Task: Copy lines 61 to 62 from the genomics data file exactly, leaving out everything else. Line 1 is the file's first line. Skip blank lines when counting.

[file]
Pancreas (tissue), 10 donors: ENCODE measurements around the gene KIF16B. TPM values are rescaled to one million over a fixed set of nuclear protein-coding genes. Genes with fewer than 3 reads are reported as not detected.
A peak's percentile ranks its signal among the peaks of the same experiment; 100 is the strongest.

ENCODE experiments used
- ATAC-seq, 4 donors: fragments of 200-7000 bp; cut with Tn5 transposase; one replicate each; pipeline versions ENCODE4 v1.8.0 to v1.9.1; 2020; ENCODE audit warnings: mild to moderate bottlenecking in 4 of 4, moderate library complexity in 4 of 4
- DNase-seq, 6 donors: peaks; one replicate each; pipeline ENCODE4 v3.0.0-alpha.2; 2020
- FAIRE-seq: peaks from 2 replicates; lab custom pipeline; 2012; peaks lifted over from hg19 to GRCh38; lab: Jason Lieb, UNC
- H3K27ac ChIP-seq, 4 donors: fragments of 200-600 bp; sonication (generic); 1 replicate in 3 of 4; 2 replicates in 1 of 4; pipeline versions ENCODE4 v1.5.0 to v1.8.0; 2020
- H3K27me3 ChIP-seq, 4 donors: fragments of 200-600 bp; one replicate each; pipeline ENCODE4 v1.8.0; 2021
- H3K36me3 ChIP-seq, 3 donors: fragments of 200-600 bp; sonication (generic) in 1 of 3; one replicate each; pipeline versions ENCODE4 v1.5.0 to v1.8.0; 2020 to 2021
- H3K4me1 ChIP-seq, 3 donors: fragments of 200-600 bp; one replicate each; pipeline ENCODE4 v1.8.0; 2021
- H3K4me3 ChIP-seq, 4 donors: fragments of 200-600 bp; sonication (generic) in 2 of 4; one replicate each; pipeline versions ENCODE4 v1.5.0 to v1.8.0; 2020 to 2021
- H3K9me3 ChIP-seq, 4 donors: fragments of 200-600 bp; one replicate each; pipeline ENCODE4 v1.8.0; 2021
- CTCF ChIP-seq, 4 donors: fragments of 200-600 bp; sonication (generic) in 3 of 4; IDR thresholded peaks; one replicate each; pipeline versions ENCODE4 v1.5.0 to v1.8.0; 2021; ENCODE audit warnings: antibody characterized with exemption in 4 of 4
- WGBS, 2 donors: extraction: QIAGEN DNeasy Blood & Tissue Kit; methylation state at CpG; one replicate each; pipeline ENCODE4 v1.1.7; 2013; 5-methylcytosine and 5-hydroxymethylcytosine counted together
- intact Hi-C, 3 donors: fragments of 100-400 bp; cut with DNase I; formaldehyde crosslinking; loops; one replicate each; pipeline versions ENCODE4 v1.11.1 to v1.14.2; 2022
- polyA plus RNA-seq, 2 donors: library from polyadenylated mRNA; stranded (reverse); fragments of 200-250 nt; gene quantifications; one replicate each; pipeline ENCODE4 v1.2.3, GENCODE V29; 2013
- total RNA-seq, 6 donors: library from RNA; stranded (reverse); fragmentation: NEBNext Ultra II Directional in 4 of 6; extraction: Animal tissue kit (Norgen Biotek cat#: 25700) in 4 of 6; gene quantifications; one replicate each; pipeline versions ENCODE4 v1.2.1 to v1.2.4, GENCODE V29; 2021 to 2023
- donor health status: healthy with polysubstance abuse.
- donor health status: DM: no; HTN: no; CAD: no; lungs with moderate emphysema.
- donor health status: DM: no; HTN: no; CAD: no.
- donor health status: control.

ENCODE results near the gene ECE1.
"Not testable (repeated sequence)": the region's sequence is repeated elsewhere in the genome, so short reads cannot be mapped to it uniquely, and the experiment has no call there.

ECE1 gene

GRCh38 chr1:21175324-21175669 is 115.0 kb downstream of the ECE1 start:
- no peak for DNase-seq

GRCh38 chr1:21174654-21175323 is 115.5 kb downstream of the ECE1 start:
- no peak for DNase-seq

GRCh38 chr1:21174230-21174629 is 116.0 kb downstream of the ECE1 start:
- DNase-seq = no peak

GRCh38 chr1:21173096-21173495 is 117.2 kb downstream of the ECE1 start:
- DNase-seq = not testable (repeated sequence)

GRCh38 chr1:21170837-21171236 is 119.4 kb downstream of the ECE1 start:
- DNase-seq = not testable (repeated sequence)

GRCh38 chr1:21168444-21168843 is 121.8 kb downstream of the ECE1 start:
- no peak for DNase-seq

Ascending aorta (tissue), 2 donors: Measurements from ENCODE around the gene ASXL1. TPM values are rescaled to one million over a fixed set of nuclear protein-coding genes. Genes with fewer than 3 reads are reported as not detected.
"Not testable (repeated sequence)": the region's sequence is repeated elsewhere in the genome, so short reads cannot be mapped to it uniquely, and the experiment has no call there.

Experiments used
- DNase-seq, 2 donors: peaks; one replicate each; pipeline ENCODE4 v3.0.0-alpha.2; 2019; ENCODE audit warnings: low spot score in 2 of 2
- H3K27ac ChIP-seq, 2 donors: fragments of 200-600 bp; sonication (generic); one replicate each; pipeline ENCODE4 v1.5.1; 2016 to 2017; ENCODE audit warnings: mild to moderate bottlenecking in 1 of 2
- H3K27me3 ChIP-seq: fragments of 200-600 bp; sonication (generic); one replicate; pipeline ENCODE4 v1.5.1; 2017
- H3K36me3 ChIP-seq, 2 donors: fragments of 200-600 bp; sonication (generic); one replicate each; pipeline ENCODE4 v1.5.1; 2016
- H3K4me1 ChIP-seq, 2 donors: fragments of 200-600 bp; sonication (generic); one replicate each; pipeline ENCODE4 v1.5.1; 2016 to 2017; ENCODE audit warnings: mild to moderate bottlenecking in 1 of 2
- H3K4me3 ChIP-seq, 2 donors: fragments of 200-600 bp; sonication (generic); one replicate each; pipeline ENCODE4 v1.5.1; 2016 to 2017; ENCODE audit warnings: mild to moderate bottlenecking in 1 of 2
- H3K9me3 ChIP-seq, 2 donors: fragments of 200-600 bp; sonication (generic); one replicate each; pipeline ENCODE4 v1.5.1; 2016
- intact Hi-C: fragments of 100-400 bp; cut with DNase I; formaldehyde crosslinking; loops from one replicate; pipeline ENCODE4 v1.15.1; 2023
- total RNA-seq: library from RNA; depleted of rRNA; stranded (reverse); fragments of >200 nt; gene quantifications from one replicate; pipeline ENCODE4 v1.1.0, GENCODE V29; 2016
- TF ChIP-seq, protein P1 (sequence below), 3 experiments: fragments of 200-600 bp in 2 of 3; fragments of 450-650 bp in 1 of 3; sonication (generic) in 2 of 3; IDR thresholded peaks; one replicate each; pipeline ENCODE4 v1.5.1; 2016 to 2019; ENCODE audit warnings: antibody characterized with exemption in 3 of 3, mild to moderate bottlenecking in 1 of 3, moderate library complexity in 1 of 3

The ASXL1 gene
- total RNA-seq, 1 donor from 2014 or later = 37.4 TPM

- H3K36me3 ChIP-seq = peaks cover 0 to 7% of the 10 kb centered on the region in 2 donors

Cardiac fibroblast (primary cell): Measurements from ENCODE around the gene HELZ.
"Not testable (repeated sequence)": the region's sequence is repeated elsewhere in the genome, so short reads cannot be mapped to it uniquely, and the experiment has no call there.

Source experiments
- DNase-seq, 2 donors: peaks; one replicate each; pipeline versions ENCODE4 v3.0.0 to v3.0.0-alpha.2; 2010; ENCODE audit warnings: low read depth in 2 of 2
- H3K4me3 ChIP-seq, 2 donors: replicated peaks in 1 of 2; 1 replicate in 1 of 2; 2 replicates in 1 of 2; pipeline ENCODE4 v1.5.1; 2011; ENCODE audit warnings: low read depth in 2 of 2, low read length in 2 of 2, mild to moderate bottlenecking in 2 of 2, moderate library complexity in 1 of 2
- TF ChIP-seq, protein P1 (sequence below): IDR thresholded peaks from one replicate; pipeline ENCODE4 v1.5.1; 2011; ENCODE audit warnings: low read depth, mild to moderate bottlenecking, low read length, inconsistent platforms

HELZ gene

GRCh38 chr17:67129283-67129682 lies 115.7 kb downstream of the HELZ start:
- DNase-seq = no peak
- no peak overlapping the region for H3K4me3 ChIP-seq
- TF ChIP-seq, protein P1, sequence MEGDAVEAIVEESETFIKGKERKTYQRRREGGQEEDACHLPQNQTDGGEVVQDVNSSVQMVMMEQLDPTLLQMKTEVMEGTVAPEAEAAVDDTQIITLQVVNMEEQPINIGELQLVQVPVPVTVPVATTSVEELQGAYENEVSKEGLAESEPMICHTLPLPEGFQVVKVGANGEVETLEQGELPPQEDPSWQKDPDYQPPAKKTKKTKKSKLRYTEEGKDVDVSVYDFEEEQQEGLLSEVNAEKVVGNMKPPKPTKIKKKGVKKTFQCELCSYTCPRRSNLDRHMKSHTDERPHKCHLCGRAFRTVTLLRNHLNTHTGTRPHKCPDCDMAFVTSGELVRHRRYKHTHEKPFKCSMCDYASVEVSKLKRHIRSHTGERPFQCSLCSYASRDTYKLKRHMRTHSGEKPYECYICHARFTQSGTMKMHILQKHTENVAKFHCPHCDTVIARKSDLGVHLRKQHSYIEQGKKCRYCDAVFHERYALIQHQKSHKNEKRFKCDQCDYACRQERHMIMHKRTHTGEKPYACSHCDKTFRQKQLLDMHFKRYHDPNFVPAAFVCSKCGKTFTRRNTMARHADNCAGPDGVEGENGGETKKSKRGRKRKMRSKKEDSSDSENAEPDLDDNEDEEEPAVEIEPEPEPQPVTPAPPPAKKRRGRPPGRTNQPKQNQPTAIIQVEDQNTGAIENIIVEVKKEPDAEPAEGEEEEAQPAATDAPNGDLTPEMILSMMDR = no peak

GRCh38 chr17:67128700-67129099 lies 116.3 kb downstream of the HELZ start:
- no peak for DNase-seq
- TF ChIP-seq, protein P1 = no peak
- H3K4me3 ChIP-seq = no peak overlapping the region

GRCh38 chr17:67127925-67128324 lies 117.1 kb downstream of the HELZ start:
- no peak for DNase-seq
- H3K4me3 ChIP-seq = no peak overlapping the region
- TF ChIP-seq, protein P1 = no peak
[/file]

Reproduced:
- DNase-seq = no peak
- no peak overlapping the region for H3K4me3 ChIP-seq